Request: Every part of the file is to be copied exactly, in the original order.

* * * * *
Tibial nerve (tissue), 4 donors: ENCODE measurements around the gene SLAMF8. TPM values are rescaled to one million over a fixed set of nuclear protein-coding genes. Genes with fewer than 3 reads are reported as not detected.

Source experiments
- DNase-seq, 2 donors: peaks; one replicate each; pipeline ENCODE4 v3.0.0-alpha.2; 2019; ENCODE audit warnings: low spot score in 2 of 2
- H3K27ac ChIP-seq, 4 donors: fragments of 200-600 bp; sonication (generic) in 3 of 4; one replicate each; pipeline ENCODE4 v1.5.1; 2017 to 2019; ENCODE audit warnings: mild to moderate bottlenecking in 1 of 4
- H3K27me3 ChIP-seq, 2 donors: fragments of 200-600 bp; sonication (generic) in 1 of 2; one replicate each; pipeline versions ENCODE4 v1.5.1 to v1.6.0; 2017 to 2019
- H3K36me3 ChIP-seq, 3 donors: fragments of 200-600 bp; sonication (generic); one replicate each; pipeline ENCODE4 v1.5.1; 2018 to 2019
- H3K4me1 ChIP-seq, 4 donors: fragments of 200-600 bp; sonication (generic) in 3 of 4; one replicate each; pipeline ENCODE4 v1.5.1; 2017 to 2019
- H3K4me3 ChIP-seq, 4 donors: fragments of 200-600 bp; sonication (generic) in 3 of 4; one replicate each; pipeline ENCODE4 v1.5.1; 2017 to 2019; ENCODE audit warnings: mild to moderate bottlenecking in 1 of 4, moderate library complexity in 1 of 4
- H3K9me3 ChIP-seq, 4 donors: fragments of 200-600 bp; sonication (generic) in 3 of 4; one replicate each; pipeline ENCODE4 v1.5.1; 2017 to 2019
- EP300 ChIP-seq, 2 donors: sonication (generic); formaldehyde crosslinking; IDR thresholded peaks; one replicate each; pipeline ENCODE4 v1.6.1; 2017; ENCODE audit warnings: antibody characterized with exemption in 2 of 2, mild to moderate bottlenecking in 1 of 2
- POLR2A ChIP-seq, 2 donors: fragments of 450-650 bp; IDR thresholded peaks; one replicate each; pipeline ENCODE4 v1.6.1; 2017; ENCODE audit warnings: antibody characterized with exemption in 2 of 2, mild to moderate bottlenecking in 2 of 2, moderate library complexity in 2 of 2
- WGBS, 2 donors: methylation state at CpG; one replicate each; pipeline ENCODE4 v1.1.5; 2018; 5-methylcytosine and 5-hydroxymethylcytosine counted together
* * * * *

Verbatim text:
Tibial nerve (tissue), 4 donors: ENCODE measurements around the gene SLAMF8. TPM values are rescaled to one million over a fixed set of nuclear protein-coding genes. Genes with fewer than 3 reads are reported as not detected.

Source experiments
- DNase-seq, 2 donors: peaks; one replicate each; pipeline ENCODE4 v3.0.0-alpha.2; 2019; ENCODE audit warnings: low spot score in 2 of 2
- H3K27ac ChIP-seq, 4 donors: fragments of 200-600 bp; sonication (generic) in 3 of 4; one replicate each; pipeline ENCODE4 v1.5.1; 2017 to 2019; ENCODE audit warnings: mild to moderate bottlenecking in 1 of 4
- H3K27me3 ChIP-seq, 2 donors: fragments of 200-600 bp; sonication (generic) in 1 of 2; one replicate each; pipeline versions ENCODE4 v1.5.1 to v1.6.0; 2017 to 2019
- H3K36me3 ChIP-seq, 3 donors: fragments of 200-600 bp; sonication (generic); one replicate each; pipeline ENCODE4 v1.5.1; 2018 to 2019
- H3K4me1 ChIP-seq, 4 donors: fragments of 200-600 bp; sonication (generic) in 3 of 4; one replicate each; pipeline ENCODE4 v1.5.1; 2017 to 2019
- H3K4me3 ChIP-seq, 4 donors: fragments of 200-600 bp; sonication (generic) in 3 of 4; one replicate each; pipeline ENCODE4 v1.5.1; 2017 to 2019; ENCODE audit warnings: mild to moderate bottlenecking in 1 of 4, moderate library complexity in 1 of 4
- H3K9me3 ChIP-seq, 4 donors: fragments of 200-600 bp; sonication (generic) in 3 of 4; one replicate each; pipeline ENCODE4 v1.5.1; 2017 to 2019
- EP300 ChIP-seq, 2 donors: sonication (generic); formaldehyde crosslinking; IDR thresholded peaks; one replicate each; pipeline ENCODE4 v1.6.1; 2017; ENCODE audit warnings: antibody characterized with exemption in 2 of 2, mild to moderate bottlenecking in 1 of 2
- POLR2A ChIP-seq, 2 donors: fragments of 450-650 bp; IDR thresholded peaks; one replicate each; pipeline ENCODE4 v1.6.1; 2017; ENCODE audit warnings: antibody characterized with exemption in 2 of 2, mild to moderate bottlenecking in 2 of 2, moderate library complexity in 2 of 2
- WGBS, 2 donors: methylation state at CpG; one replicate each; pipeline ENCODE4 v1.1.5; 2018; 5-methylcytosine and 5-hydroxymethylcytosine counted together